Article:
In December 1989, one Robinson family learned the importance of a new three-digit phone number that connected them with firefighters who kept their home, and their Christmas, from going up in flames.
McLennan County had just implemented a 911 system through the McLennan County 911 Emergency Assistance District. It joined Tarrant and Harris counties as some of the earliest in Texas to standardize how residents can call for emergency help, said Yost Zakhary, a former president of the local 911 district.
The response to the house fire in the 200 block of West Karnes Drive was among the earliest uses of 911 in the county.
“We have always heard what a great volunteer fire department we have and now we know firsthand,” a note written by the Robinson family 30 years ago states. “You all are great! And the 911 works so well! We will all sing the praises of the Robinson Volunteer Fire Department. It could have been a disastrous Christmas instead of a joyful one.”
The first 911 call in the nation had been connected more than 20 years earlier, in February 1968 in Haleyville, Alabama, but the concept remained a novelty by the time the system was in place locally in 1989, said Zakhary, who now works as Bellmead’s city manager.
“Thirty years ago, it was foreign to a lot of people,” Zakhary said. “A lot of people were skeptical and a lot of people were unsure about how this would work, with not dialing a seven-digit number but a universal three-digit number.”
Some residents decided to put the concept to the test when there was no emergency, and some children found a source of entertainment at the cost of police resources, Waco police Sgt. Steve Graeter said. He has been with the department 31 years and said he remembers some of the initial growing, or learning, pains.
“Some people would call just to see if we would actually show up,” Graeter said. “It was new to everybody back then. Before, you’d have to run to someone’s house or find a pay phone, dial the operator to put you in touch with the correct police department. …
“There was one house in East Waco that I remember going to every day because the kids just thought it was a game.”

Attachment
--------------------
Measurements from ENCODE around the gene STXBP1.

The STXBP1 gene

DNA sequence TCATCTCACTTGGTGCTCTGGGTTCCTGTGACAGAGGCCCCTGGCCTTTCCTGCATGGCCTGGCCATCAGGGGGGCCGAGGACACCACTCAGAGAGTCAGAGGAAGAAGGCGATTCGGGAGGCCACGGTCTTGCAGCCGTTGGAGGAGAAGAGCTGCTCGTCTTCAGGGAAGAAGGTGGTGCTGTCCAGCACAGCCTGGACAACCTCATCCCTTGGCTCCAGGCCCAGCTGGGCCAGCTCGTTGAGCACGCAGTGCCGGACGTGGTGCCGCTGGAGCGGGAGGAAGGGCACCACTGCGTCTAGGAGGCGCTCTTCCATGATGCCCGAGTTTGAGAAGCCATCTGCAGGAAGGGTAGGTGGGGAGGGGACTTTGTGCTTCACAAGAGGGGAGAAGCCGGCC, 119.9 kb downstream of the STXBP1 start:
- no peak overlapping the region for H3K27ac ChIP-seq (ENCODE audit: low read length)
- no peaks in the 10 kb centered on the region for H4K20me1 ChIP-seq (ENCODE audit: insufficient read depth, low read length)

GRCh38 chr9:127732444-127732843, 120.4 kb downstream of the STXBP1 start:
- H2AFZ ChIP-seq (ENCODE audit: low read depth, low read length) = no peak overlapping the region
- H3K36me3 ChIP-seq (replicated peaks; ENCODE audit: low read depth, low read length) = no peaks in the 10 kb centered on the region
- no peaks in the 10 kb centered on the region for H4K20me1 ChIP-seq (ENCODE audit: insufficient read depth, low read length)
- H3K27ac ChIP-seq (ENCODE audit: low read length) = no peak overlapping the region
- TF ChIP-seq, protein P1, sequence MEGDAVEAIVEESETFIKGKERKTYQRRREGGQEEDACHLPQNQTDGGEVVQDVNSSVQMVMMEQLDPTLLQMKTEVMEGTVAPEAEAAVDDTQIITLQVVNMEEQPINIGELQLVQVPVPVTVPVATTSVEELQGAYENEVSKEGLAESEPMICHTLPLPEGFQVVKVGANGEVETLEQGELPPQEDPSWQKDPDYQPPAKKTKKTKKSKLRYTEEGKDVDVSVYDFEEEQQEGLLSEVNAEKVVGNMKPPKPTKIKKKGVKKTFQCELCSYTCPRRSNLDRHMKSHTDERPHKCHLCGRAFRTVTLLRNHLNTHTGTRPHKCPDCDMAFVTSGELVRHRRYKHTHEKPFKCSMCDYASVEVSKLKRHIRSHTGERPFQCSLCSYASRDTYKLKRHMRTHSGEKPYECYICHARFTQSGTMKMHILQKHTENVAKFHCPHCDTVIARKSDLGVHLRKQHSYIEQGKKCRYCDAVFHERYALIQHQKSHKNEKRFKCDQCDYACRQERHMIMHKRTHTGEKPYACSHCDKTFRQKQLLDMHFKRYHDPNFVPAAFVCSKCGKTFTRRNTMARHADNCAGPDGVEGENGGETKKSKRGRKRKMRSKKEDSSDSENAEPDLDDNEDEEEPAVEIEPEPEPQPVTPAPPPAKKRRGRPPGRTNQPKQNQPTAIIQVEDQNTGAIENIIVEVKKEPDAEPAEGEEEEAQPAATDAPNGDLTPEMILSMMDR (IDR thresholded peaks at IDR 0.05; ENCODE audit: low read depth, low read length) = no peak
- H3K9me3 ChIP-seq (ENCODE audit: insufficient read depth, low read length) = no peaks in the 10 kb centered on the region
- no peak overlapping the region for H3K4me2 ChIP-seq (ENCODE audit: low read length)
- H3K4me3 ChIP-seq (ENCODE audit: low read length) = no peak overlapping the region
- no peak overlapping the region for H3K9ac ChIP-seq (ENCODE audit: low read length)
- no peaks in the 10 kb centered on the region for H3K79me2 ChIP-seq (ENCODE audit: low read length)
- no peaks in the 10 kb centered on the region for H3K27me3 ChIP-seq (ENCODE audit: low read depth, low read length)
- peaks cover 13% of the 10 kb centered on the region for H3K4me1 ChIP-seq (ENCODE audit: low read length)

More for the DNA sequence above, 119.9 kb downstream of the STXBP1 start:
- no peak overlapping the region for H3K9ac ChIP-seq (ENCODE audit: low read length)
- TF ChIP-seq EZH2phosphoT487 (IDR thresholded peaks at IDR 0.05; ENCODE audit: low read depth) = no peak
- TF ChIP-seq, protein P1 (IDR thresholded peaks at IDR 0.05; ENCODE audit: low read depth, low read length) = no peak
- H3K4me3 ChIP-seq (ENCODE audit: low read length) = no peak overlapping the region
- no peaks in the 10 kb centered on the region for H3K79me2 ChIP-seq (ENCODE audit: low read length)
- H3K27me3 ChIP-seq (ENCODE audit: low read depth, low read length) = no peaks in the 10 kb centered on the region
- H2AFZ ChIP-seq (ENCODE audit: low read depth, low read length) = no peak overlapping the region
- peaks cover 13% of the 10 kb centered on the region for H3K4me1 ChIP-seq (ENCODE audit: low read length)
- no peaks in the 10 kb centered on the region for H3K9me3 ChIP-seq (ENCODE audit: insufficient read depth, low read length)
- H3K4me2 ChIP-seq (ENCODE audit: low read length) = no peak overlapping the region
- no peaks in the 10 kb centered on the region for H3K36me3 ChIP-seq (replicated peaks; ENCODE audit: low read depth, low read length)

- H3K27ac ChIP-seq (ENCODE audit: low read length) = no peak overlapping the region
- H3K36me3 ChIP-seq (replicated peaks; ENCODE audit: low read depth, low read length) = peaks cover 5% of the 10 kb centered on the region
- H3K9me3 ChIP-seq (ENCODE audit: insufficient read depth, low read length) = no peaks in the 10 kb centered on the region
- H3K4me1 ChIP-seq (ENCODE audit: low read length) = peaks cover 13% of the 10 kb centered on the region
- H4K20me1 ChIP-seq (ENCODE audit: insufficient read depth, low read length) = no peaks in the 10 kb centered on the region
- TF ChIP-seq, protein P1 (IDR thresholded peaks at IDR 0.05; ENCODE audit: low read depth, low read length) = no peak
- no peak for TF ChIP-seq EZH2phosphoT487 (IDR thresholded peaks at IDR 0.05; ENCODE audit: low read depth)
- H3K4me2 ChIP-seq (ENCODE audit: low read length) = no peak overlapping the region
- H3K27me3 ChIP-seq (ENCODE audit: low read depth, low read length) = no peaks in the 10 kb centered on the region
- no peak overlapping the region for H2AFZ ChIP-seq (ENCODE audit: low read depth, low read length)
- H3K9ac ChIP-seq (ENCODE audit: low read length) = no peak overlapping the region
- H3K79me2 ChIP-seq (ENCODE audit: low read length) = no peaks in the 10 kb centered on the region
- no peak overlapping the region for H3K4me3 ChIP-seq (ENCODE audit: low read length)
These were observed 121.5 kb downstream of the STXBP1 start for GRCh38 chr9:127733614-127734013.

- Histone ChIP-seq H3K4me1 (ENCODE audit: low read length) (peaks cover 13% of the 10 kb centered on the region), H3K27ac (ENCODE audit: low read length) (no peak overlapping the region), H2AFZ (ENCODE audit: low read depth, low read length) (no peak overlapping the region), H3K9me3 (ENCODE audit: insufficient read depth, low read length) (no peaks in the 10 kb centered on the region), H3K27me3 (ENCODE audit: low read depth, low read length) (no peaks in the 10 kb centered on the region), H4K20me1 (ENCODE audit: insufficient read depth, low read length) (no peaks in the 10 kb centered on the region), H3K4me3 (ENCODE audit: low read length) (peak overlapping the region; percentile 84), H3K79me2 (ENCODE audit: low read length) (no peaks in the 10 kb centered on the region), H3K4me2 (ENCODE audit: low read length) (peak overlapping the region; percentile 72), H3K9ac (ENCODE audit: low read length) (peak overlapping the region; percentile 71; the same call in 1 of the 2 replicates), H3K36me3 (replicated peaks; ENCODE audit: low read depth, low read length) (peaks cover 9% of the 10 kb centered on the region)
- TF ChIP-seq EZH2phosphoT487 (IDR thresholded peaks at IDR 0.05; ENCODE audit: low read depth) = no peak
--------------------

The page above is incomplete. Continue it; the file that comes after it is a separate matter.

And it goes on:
Before the 911 system, the children might have needed a memory game to remember the long list of emergency numbers that would connect them with the same services 911 now provides access to.
“Especially in this county, there are 21 municipalities, so prior to 911, you were supposed to know 21 numbers to the police departments and 27 numbers for fire departments,” said Jesse Harrison, executive director of the McLennan County 911 Emergency Assistance District. “That is a lot of numbers for people to remember, so 911 really consolidated it to one number to remember not only here, but state and nationwide.”
The system has continued to evolve since voters approved a measure in 1987 to create the local 911 district.
“Our role was to convince all the municipalities and fire departments to think about the future,” Zakhary said. “The Space Age idea of dialing three numbers to get police, fire or EMS was a lot of work, but we knew it was going to be worth it.”
All areas of the county are now covered, and eight local cities have dispatch centers, or Public Safety Answering Points, including Bellmead, Beverly Hills, McGregor, Waco, Hewitt, Lacy Lakeview, Woodway and Robinson.
As communication technology has advanced, the district has adapted to accept cellphone calls, then internet-based calls known as Voice over Internet Protocol calls, and most recently, text messages to 911.
Last year, the district fielded almost 170,000 calls, including about 147,500 wireless, 12,600 landline, 8,500 VoIP and 1,400 text message.
In the coming years, 911 centers plan to add the ability to receive streaming video, Harrison said.
“Now, there is no thinking about it,” Harrison said. “No matter where you are or what kind of telecommunication device you have, we will always be able to connect you to your correct first responder and hope we can give you those extra seconds to make a difference.”
The district also is making efforts to ensure the local 911 system remains effective when other systems could be knocked out of commission. This summer, it wrapped up construction on a backup center built to withstand an EF5 tornado.
“We started seeing the hurricanes affecting Texas, we started talking to 911 districts down south and we were seeing the problems they were having,” McLennan County 911 district board President Dennis Stapleton said. “There was this idea that we had the capability to build something here locally where we could shut down one of the PSAPs or dispatch centers and move them to a safe location so they could still take 911 calls.”